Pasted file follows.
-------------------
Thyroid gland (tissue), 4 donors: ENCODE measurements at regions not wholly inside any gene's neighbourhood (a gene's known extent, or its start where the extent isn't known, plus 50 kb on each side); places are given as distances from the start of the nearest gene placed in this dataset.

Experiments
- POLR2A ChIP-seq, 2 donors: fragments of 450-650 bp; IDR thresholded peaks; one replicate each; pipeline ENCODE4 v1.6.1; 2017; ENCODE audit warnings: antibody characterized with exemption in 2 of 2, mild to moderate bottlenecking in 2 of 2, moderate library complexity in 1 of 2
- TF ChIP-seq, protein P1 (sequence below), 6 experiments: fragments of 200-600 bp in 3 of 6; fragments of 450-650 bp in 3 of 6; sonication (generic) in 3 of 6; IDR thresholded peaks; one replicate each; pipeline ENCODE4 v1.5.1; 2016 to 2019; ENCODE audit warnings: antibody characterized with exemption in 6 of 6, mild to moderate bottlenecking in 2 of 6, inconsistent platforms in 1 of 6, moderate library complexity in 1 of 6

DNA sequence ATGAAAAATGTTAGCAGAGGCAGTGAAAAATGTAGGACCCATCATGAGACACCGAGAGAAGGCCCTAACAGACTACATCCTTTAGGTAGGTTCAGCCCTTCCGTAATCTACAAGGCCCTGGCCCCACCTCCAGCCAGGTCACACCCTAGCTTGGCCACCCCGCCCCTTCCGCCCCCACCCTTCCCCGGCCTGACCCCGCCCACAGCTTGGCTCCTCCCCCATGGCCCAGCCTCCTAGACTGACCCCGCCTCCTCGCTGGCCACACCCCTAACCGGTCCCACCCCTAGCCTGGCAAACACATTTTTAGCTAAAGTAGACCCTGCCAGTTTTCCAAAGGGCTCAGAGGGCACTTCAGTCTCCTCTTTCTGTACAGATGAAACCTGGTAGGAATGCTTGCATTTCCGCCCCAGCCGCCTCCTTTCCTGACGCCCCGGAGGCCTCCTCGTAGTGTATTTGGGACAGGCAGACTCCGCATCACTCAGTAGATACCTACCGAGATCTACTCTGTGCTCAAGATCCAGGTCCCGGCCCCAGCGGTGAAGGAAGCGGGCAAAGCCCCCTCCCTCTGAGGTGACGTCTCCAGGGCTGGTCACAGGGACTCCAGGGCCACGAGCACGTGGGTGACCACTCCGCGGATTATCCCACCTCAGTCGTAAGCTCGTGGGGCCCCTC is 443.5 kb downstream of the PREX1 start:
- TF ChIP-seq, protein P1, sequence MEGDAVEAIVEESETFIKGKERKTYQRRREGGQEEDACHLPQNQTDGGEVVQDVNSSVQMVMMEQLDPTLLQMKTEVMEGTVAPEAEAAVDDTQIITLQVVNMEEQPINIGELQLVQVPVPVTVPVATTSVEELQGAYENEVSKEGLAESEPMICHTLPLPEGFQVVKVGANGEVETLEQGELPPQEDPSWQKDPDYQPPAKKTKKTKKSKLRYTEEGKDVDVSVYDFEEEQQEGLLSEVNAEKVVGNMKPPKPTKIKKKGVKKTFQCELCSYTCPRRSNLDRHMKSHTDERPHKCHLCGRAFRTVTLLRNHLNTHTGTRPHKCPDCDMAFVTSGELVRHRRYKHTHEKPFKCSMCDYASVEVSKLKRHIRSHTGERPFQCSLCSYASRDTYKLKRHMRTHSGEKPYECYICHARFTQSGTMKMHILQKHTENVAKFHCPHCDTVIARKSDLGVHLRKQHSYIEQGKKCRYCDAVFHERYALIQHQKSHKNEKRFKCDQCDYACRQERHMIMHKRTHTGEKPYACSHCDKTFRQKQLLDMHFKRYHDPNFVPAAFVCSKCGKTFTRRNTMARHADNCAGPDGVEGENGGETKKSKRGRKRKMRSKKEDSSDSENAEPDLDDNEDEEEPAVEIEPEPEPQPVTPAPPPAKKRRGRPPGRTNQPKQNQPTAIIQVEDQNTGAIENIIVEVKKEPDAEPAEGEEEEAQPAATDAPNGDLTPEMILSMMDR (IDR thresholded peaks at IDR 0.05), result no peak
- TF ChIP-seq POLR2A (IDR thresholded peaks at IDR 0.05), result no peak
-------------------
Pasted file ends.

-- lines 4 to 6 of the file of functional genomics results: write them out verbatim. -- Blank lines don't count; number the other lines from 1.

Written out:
- TF ChIP-seq, protein P1 (sequence below), 6 experiments: fragments of 200-600 bp in 3 of 6; fragments of 450-650 bp in 3 of 6; sonication (generic) in 3 of 6; IDR thresholded peaks; one replicate each; pipeline ENCODE4 v1.5.1; 2016 to 2019; ENCODE audit warnings: antibody characterized with exemption in 6 of 6, mild to moderate bottlenecking in 2 of 6, inconsistent platforms in 1 of 6, moderate library complexity in 1 of 6

DNA sequence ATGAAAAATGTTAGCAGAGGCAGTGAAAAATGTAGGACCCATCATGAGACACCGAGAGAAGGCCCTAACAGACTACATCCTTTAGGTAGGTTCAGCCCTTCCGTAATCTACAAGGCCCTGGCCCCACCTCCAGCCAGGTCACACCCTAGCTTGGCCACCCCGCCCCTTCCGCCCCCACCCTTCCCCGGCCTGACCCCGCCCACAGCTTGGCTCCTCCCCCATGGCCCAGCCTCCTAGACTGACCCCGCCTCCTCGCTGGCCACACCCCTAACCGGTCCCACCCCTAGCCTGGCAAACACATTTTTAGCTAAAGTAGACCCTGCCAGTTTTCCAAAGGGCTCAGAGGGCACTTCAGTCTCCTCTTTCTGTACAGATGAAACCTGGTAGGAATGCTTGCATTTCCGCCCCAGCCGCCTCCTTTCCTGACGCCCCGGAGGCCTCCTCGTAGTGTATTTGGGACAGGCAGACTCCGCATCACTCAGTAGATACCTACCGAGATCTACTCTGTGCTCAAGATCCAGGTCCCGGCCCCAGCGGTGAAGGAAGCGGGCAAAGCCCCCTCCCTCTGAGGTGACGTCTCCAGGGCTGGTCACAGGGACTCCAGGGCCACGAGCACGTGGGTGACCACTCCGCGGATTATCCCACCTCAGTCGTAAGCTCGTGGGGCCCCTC is 443.5 kb downstream of the PREX1 start:
- TF ChIP-seq, protein P1, sequence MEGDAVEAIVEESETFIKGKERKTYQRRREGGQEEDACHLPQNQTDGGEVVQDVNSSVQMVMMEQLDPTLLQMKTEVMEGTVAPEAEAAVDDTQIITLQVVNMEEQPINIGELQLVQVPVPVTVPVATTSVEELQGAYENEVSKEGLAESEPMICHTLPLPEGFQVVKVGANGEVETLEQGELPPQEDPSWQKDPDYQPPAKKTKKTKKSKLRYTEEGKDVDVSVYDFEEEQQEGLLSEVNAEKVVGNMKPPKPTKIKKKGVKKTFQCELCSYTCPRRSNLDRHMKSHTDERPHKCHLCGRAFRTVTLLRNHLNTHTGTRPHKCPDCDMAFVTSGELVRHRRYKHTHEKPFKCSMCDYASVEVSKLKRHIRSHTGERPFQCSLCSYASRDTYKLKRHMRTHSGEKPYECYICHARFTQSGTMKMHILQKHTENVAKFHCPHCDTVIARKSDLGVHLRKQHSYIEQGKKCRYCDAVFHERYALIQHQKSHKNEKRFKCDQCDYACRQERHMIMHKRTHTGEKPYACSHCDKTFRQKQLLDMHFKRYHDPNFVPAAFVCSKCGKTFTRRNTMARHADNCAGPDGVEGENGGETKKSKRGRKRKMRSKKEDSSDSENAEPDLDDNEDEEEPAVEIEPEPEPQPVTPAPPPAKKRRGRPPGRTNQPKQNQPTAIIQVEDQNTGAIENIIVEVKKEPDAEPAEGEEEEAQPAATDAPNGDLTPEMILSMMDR (IDR thresholded peaks at IDR 0.05), result no peak